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BLM Lays Out Plan to Manage Wild Horses and Burros to Extinction

Originally posted on Straight from the Horse's Heart:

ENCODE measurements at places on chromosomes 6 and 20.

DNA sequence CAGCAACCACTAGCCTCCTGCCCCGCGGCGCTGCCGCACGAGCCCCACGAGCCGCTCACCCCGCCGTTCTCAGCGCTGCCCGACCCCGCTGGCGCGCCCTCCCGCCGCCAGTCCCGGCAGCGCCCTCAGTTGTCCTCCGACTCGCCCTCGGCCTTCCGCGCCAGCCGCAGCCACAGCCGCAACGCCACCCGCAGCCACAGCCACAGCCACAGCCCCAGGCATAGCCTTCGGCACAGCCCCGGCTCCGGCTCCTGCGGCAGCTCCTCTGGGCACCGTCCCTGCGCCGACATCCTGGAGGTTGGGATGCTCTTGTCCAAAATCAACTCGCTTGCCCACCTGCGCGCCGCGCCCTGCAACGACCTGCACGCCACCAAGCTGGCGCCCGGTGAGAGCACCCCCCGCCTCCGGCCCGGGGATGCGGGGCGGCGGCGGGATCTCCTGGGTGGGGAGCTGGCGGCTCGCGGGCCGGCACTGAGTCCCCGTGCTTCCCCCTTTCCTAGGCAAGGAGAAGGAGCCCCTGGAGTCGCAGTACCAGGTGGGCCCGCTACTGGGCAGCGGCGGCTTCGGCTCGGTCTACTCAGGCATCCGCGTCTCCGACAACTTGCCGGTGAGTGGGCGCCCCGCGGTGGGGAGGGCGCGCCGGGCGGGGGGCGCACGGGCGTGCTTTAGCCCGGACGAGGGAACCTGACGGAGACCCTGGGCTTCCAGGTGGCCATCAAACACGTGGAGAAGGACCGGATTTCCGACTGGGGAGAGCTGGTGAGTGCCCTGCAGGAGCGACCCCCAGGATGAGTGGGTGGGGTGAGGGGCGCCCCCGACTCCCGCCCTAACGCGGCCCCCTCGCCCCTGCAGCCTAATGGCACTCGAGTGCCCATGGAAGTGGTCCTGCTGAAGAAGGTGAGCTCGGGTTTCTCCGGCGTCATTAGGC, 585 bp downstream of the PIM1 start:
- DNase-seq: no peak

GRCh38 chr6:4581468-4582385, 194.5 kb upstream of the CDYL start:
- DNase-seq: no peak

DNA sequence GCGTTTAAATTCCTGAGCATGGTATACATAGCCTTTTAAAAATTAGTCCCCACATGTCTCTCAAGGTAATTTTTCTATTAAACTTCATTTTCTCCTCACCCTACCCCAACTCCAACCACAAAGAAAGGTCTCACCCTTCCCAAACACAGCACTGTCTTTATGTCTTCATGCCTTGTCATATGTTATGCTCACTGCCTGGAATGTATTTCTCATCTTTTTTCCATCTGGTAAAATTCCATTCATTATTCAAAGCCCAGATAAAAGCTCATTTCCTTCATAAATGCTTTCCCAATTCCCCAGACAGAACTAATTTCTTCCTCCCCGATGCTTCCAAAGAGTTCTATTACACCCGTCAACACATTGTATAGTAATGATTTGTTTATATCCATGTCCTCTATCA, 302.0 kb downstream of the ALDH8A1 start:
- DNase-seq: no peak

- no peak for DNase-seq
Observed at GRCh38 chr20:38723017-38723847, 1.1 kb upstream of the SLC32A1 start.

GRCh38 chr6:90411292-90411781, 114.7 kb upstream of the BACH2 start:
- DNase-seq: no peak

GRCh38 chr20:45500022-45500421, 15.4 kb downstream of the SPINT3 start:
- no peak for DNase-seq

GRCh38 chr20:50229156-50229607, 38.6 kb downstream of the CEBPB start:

? The Bureau of Land Management Lays Out the Plan to Manage Wild Horses and Burros to Extinction By Debbie Coffey and Carol Walker, Wild Horse Freedom Federation 4/30/18 The BLM has submitted a report to Congress “Management Options for a Sustainable Wild Horse and Burro Program” with recommendations on managing the wild horses and burros on our public lands as well as the 46,000 held in short and long term holding facilities. Some of the suggestions include killing (misidentified as “euthanasia”) 10,000 wild horses and burros, massive roundups of 50,000 wild horses and burros currently on our public lands, then sterilizing 80% of the wild horses and burros that remain, and removing limitations on sale of these wild horses and burros, which exposes them to the risk of sale to slaughter. The options offered in this report would not lead to sustainability, but to the extinction of wild horses and burros on public lands, likely within the next generation or two. Here is the BLM’s plan: http://www.wildhorsefreedomfederation.org/BLM%20Management%20Options%20for%20a%20Sustainable%20Wild%20Horse%20and%20Burro%20Program.pdf The BLM is asking Congress for permission to proceed with these extreme measures, and yet the basis for this plan is rooted in false claims. “Since receiving federal protection in 1971, wild horse and burro populations on public lands have dramatically increased, far exceeding what is healthy for the land and the animals.” The BLM’s population estimates remain wildly inaccurate. Wild Horse Freedom Federation…